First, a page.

NER contributor Greg Wrenn’s poetry debut is Centaur. From the publisher: “Greg Wrenn’s collection opens with a long poem in which a man undergoes surgery to become a centaur. Other poems speak in voices as varied as those of Robert Mapplethorpe, Hercules, and a Wise Man at the birth of Jesus. Centaur skitters along the blurred lines between compulsivity and following one’s heart, stasis and self-realization, human and animal. Here, suffering and transcendence are restlessly conjoined.”

Katie Ford, author of Colosseum: “Centaur testifies to the grave fact that humans can harm each other until they want to trade in their bodies: ‘I want to feel alive,’ says the man seeking to become a centaur as the book begins. This is a masterful poetic debut marked by lyric brilliance and difficult, yet gleaming, wisdom.”

Centaur is the winner of the 2013 Brittingham Prize in poetry, selected by Terrance Hayes. It is available at Powell’s and other booksellers.

Wrenn’s poem “Northwest Passage” appeared in NER 32.2.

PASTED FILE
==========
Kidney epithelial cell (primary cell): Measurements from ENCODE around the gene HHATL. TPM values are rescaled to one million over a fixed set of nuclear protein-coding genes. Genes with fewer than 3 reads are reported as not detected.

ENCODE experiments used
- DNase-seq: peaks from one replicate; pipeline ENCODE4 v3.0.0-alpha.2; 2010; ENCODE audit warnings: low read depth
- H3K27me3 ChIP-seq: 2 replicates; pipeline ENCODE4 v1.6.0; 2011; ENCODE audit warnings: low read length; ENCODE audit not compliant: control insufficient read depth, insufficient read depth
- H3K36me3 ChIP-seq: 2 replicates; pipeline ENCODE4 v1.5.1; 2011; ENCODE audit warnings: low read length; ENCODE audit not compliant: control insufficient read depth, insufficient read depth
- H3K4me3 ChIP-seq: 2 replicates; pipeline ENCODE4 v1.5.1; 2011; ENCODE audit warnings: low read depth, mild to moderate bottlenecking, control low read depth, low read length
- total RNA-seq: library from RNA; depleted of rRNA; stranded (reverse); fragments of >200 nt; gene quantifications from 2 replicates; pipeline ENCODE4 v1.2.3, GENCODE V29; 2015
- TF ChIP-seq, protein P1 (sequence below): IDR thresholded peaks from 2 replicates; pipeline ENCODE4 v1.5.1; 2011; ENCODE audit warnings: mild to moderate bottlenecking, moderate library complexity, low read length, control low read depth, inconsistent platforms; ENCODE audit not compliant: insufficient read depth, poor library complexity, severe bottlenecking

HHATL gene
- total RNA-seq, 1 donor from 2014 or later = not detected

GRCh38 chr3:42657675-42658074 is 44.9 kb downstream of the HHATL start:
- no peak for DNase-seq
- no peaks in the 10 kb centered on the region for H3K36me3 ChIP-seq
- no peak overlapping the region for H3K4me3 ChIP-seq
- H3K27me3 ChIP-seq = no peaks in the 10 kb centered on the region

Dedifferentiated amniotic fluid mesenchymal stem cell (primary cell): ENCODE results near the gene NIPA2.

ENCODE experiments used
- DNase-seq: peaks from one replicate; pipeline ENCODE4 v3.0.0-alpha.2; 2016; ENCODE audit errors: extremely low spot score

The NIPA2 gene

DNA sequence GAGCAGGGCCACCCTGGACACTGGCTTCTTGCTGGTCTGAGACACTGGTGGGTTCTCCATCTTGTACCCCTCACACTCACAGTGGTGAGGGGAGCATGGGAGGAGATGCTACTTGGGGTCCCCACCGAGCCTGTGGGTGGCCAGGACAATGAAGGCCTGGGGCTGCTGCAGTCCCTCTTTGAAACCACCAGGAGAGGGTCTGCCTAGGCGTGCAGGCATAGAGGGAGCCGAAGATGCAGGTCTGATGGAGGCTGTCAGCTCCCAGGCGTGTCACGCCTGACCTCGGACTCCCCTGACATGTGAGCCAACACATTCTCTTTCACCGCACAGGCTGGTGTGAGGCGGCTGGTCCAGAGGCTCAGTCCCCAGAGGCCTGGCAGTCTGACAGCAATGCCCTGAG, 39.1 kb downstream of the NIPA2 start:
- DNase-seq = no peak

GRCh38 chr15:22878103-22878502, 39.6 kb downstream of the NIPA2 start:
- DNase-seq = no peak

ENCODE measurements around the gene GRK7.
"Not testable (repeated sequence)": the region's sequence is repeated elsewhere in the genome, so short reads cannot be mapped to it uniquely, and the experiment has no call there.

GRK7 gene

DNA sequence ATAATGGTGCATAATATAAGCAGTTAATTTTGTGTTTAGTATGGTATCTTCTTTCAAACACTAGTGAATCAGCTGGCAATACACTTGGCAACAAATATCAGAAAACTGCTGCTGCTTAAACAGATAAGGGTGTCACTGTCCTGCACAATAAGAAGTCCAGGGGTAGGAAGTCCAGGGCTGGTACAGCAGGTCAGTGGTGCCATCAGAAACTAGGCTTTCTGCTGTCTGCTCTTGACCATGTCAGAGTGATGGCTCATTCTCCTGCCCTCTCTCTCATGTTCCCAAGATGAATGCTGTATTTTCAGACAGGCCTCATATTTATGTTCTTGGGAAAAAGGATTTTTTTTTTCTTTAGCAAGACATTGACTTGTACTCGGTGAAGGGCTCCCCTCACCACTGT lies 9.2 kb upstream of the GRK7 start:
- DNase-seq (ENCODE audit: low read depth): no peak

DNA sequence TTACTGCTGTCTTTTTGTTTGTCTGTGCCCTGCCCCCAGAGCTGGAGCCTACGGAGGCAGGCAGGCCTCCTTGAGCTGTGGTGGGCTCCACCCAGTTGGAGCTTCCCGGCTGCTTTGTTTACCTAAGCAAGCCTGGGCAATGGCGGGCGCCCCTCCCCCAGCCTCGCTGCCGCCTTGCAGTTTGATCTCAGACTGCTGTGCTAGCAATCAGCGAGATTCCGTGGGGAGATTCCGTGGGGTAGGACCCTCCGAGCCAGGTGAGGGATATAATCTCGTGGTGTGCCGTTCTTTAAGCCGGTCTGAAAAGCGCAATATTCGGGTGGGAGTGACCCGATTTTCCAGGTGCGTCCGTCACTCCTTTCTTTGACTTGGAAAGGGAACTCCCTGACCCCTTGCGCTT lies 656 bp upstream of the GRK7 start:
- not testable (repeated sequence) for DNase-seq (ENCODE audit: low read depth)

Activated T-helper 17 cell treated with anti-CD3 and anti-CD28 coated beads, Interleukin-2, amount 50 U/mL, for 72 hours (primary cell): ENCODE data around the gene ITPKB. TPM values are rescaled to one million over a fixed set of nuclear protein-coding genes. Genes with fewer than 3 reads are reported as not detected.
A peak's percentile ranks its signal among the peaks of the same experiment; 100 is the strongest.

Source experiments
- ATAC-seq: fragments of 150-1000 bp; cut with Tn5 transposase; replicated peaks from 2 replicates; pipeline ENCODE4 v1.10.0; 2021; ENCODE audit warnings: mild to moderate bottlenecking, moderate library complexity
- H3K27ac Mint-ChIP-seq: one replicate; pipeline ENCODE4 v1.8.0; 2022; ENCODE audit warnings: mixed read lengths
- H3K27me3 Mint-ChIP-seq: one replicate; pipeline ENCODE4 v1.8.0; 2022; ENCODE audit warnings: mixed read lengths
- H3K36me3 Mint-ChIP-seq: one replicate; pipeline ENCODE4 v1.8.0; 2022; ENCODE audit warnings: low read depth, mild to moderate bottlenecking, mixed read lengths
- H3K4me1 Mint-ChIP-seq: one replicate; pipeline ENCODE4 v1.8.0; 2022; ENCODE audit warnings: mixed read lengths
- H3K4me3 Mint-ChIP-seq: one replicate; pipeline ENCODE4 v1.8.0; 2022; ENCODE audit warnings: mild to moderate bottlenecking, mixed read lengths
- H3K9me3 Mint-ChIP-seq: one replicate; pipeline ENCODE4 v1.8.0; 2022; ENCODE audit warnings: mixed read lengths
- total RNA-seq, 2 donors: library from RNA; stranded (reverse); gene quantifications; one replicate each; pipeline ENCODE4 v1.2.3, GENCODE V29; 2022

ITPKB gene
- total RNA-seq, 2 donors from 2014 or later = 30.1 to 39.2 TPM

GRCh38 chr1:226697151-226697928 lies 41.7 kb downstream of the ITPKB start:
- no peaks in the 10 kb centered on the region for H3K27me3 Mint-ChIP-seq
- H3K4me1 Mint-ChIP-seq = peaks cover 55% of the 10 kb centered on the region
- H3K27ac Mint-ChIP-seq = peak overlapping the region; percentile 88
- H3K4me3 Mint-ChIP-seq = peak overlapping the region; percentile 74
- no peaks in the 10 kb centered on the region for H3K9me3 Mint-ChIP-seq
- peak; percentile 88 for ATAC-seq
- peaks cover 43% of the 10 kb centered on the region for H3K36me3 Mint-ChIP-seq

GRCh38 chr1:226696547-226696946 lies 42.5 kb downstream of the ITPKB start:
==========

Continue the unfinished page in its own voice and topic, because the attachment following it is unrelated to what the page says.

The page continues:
New Books from NER Writers: Pacific Walkers

NER contributor Nance Van Winckel’s new book is Pacific Walkers. From the publisher: “Nance Van Winckel’s wry, provocative slant on the world and her command of images and ideas enliven these stunning poems. Presented in two parts, Pacific Walkers first gives imagined voice to anonymous dead individuals, entries in the John Doe network of the Spokane County Medical Examiner’s Records. The focus then shifts to named but now-forgotten individuals in a discarded early-1900s photo album purchased in a secondhand store. We encounter figures devoid of history but enduring among us as lockered remains, and figures who come with histories – first names and dates, and faces preserved in photographs – but who no longer belong to anyone.”

Van Winckel’s poem “In the Old Man’s Favorite Soap Opera” appeared in NER 24.4.

Pacific Walkers is available at Powell’s and other booksellers.

n+1 at Middlebury

On Thursday 21 March at 4:30 PM, three editors from the literary magazine n+1, Carla Blumenkranz, Elizabeth Gumport, and Dayna Tortorici, will be at Middlebury College to discuss the trials and tribulations of making a living as a writer, the role of the literary magazine in today’s world, and the nature of current intellectual dialogue in the United States. The presentation will take place in the Orchard Room, Hillcrest 103. This event is sponsored by the new student literary magazine Room 404.